Routine

Routine can be boring or helpful according to its context. When we think about routine days it might be in regards to everyday tasks we must perform out of obligation. Routine can be helpful and not necessarily boring when applied to going to the gym for a workout. One of the best uses of the word refers to comedy routines. So routine is a very nuanced term.

Most of us have some sort of routine we follow after waking up from sleep. Aside from coffee and breakfast, writing a post for bluejayblog on WordPress is something I’ve done each day without fail since February of 2011. Actually this blog’s history goes back a couple of years earlier, when it was hosted by Yahoo! before they pretty much shuttered their blogging division. So for better or worse, this blog is integral to my morning routine.

Whether or not routine bores you silly or bestows upon you great joy, routine indicates detail-oriented, methodical effort. This is the type of effort that helps us get the results we want. Most often, this determined, repetitive effort is an integral ingredient in goal achievement. A person develops a plan and a schedule to remain on point. Putting one foot in front of the other, consistently with utmost commitment, enables progress.

People who are faithful to their routines never leave a job half finished. They prefer to complete their assigned tasks on time at their jobs. Employers know they can depend upon people who follow through on their promises, even if the tasks are boring, or mundane. Such employees are the bread and butter of a company. Regarding entrepreneurs and self-employed people, routine is especially useful. In this case, there are repetitive schedules, obligations, mandatory responsibilities that add to the joy of going it on their own.

Regarding folks who want better self-discipline and stick-to-it energy, self-help gurus encourage us to establish a routine, perhaps a schedule, that we faithfully follow for a month. By the end of the month the routine will have morphed into a habit. That’s how it should be, because a routine is basically just a set of useful habits.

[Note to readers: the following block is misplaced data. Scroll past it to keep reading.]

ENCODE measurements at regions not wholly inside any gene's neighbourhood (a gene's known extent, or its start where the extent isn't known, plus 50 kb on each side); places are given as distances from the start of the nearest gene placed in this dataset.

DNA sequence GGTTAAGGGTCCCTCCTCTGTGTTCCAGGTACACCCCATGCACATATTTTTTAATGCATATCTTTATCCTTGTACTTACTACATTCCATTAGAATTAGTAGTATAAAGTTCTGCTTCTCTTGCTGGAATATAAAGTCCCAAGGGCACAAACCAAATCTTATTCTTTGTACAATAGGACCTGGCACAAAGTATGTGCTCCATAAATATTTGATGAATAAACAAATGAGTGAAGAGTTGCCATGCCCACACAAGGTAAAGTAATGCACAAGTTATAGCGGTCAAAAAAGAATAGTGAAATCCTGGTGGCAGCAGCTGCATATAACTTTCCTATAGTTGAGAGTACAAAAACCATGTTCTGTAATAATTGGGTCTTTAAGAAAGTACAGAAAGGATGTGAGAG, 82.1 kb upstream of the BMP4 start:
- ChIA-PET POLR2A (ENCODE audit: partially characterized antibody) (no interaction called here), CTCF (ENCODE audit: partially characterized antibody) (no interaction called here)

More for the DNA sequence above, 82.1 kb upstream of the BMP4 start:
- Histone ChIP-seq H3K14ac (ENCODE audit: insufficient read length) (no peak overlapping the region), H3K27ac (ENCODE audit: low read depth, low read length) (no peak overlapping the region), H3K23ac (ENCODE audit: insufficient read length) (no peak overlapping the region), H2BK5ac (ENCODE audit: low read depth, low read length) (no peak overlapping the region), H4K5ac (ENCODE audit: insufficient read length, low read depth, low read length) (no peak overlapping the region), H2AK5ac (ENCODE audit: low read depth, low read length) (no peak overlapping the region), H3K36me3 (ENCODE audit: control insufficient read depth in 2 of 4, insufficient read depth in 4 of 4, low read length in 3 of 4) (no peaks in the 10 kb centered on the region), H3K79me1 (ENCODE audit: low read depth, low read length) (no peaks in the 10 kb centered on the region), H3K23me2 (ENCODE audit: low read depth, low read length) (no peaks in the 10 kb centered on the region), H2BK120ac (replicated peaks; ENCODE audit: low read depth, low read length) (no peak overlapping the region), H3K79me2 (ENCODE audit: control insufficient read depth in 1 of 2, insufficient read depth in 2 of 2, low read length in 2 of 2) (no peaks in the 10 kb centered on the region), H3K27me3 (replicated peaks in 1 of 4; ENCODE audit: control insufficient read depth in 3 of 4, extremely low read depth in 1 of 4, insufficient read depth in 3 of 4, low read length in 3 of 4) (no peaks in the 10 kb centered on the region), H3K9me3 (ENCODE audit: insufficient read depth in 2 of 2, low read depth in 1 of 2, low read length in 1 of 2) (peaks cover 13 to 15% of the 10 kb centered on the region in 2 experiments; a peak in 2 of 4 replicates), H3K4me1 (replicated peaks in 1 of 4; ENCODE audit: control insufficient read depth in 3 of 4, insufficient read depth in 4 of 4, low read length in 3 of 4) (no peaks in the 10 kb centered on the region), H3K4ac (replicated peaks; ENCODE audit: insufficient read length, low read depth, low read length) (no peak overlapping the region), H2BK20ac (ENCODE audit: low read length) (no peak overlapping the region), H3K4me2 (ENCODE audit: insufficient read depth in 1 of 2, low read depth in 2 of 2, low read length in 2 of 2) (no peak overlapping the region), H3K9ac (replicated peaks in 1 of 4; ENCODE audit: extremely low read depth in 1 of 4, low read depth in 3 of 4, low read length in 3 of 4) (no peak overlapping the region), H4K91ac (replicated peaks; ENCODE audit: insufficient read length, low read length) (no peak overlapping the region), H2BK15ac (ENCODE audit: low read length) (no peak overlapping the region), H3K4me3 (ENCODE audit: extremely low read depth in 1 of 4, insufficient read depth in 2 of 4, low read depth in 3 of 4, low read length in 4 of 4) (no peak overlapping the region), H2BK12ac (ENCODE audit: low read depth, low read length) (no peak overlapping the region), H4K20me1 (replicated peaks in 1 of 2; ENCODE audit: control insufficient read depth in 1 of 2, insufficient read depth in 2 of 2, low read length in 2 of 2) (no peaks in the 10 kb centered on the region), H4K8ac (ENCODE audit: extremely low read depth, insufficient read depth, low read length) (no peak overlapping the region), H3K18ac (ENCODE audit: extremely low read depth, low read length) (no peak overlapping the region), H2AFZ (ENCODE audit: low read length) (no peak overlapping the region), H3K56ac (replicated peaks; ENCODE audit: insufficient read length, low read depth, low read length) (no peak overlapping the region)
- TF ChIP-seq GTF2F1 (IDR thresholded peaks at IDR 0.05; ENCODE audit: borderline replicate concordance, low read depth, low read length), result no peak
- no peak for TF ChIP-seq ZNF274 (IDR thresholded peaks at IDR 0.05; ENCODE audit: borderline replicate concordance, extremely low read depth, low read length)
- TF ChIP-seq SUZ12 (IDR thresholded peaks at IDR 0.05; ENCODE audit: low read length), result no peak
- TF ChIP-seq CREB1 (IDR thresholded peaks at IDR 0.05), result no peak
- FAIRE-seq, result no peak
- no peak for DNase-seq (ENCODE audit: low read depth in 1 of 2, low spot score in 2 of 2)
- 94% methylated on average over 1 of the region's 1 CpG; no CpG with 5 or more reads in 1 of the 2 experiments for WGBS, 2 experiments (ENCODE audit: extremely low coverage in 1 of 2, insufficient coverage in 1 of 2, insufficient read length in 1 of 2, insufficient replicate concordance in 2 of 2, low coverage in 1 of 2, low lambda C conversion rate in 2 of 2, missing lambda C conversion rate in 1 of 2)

Wise use of routine is a vehicle to travel the path of self-improvement and character development. For instance, if a person wants to become more spiritually aware, she may create a meditation routine. She mindfully sits each morning at a specific time. Over the span of a month, her meditation becomes a habit or routine part of each day.

This same concept works for other matters we might want to improve. One of the most simple routines is the habit of making the bed right away in the morning. This often results in a domino-effect on how the rest of the day unfolds. This simple, practical habit of making the bed makes accomplishing the rest of our mundane chores habitual and easier.

Routine should be utilized judiciously and not overdone. Too much routine can result in feelings of being stuck in the mire of drudgery and the boring daily grind of inertia. If you’ve noticed that you’ve become overly conservative and resistant to change, it might be smart to give yourself a refreshing jolt of variety. Sometimes breaking away for awhile and utilizing spontaneity is a great idea. Life can be more rewarding when we don’t dogmatically stick to the rules. We create a life of vibrancy by being open to new experiences.

The point to remember is that to be able to do what we really want to do, routine must be taken into consideration.

Ciao
The Blue Jay of Happiness ponders something from astrophysicist, author, cosmologist, lecturer, and planetary scientist, Neil deGrasse Tyson. “Physics is the only profession in which prophesy is not only accurate but routine.”

About swabby429

An eclectic guy who likes to observe the world around him and comment about those observations.
This entry was posted in Hometown, Meanderings, projects and tagged , , , , . Bookmark the permalink.

5 Responses to Routine

  1. Alien Resort says:

    I wonder if you hold the record for most consecutive days blogging.

    • swabby429 says:

      Today’s notification from WordPress says, “You’ve posted 1,730 days in a row on bluejayblog! Keep up the good work.” This should be much more, however I wrote one post a couple of years ago and scheduled its publishing date the same as another post. The count began from zero again when I corrected the mistaken date on the schedule. Although my intent is not to set a record, I did feel like kicking myself over that simple scheduling error.

      • Alien Resort says:

        What Guinness would look at is the actual number of consecutive days posted, not the WordPress figure. Maybe you could chat with WP to correct their figure.

      • swabby429 says:

        This is a good thought. On the other hand, there are probably some daily bloggers who have been with WordPress since its beginnings in 2003. Relatively speaking, I’m a late-comer.

  2. Herb says:

    You are right about routine being important but not being such a slave to it that if something comes up we can’t function.

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